Mock News Conference Unveils Academic Commons Campaign
Breaking news: Cameron students, faculty and staff converge for the announcement of the new Academic Commons, which will help pave the way for the newest form of journalism. The Cameron Collegian and CUTV come together to provide Cameron with the newest form of news coverage – a converged media format.
Work will begin on the creation of the CU Academic Commons this summer. This facility, which will be housed in the building that was previously the Clarence Davis Student Union, is designed to benefit all students. With computer labs, classrooms and a tutoring center, the new area will be of great use to the students of CU.
However, there is also another segment of the student population that will directly benefit from the Academic Commons: those students are the members of Cameron’s journalism program. With the help of a retrofitted food court area and several other upgrades, the new Academic Commons will also play home to Cameron’s addition to its convergent journalism program.
The convergence of news media is something that has been a hot topic in the field of journalism for quite some time now. The principle behind the idea of convergence calls for a streamlining of the once separate fields of print and broadcast media.
Dr. Christopher Keller, Associate Professor of Communication and Adviser to the Cameron Collegian and AggieCentral, said it is really anybody’s guess what the future of journalism in the world will look like, but that most professionals and academians believe converging technologies will be central to whatever reporting looks like 20 years from now.
“Both the news industry and the professors studying the news industry are working through the impact of Web 2.0 technologies and mobile media toolsets,” Dr. Keller said. “As technology changes, so too does the media message that technology carries. The media we use are changing the way we report information. No more can there be just a print journalist or just a broadcast journalist. We have to converge to survive.”
Students, faculty, staff and CU administrators work to prepare for the mock news conference that kicked off the Academic Commons Announcement Friday, April 1, in McCasland Ballroom.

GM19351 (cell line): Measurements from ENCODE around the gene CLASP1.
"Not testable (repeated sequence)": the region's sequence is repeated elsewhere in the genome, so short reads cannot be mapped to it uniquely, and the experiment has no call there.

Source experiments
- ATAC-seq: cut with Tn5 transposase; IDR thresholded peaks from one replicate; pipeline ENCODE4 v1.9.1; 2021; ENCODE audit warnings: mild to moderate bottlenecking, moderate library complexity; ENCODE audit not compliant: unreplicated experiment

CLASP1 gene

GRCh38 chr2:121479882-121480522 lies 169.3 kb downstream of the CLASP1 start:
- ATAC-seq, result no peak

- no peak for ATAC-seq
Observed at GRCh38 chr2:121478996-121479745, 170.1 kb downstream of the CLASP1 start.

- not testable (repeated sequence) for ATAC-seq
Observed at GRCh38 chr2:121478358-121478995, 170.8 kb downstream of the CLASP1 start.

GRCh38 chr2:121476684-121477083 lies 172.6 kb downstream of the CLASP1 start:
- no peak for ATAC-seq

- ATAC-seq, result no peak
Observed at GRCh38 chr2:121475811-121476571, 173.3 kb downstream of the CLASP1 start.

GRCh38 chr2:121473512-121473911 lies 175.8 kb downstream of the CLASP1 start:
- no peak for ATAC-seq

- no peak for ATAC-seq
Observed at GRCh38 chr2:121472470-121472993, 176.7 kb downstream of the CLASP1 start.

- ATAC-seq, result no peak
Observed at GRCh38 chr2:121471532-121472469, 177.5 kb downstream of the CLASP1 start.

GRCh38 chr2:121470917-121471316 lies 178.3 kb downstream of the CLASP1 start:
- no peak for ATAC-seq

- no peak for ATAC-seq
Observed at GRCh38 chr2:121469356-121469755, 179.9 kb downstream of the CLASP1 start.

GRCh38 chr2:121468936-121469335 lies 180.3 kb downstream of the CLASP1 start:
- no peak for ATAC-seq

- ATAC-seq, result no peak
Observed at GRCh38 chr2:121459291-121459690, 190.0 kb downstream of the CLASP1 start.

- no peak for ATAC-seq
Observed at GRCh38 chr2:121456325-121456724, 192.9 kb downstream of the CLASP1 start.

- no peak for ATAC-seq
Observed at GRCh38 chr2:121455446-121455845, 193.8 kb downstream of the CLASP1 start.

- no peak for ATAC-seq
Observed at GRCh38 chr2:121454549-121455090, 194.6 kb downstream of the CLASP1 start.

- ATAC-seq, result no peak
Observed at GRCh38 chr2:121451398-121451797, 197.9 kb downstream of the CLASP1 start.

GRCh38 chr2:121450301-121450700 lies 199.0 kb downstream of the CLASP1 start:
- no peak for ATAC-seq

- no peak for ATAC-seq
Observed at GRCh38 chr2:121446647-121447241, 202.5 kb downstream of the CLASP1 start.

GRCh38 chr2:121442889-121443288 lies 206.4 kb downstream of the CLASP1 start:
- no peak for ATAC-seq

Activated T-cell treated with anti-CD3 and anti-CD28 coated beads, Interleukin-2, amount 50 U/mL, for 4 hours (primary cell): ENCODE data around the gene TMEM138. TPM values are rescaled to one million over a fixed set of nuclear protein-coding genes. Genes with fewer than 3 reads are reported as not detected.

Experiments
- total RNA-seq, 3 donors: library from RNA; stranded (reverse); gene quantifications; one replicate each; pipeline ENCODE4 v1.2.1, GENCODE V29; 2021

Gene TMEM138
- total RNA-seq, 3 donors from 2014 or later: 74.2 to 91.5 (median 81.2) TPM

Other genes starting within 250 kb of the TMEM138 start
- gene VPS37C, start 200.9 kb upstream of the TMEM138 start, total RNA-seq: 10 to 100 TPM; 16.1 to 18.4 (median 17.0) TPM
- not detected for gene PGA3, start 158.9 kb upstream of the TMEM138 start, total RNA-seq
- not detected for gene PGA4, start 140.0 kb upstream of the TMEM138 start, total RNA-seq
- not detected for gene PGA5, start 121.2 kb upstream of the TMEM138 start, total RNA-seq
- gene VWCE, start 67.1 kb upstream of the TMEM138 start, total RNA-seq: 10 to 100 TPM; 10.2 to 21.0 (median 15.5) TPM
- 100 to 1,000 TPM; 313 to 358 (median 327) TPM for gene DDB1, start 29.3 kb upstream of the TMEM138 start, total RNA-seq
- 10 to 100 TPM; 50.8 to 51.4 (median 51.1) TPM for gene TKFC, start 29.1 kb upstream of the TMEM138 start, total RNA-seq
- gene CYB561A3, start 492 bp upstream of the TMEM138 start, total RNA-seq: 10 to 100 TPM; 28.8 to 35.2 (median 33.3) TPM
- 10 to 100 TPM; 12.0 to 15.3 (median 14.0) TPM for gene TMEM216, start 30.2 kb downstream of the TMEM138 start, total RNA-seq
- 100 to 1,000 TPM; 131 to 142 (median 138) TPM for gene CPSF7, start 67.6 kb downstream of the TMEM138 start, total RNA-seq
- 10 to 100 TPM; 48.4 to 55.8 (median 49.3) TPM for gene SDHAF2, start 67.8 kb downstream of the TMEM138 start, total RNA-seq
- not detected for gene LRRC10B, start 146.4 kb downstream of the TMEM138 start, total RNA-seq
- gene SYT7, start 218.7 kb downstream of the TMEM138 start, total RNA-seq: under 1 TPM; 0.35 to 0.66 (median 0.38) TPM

At Cameron, the idea of converging media has been on the minds of those in charge of managing and structuring the curriculum of journalism students for quite some time now. A few years ago, discussions began about changing the current curriculum and course structures to reflect the changes that are taking place in the way in which news is gathered, packaged and disseminated.
However, prior to the advent of the new Academic Commons, there has still existed a disconnect between the different forms of news media and journalism curriculum on campus. For example, the students who participate in the production of CUTV are separated from those students who take part in the production of the Collegian. This separation is the result of both classroom location and curriculum. However, the creation of the Academic Commons solves the issue of separation.
“With the creation of this new Convergence Journalism complex in the Academic Commons, the Radio and Television side of our program will be brought together, physically, with the Print Journalism side,” Dr. Keller said. “We are going to be able to work as a single newsbody and produce content that is both digital and print-based, video as well as text. It is truly remarkable.”
Michael Faggett has been a part of the journalism program at Cameron since he started here as a freshman. As a continual member of the CUTV cast and a Collegian editor he understands the need for a converged approach to teaching journalism at CU. Faggett took part in the event Friday that was held to showcase the potential that a converged journalism program can offer to CU journalism students. A mock news conference was created in the McCasland Ballroom of the McMahon Centennial Complex, and more than 150 people attended to see the unveiling of the Academic Commons fundraising campaign.
“The event shows Cameron is making innovations academically,” Faggett said. “Not only are we introducing a new building, but we’re introducing a new academic opportunity on campus.”
President Ross, who joined Faggett in presenting the new age of news media to the attendees of the Academic Commons unveiling, feels that the new student area will be extremely beneficial to students for many different reasons.
“The Academic Commons is an important next step in continuing to be the University of Choice,” President Ross said. “When complete, the Academic Commons will join the McMahon Centennial Complex, University Library and McMahon Fine Arts Complex to form a core of centrally located buildings with extended hours of operation to better serve our students and the community.”
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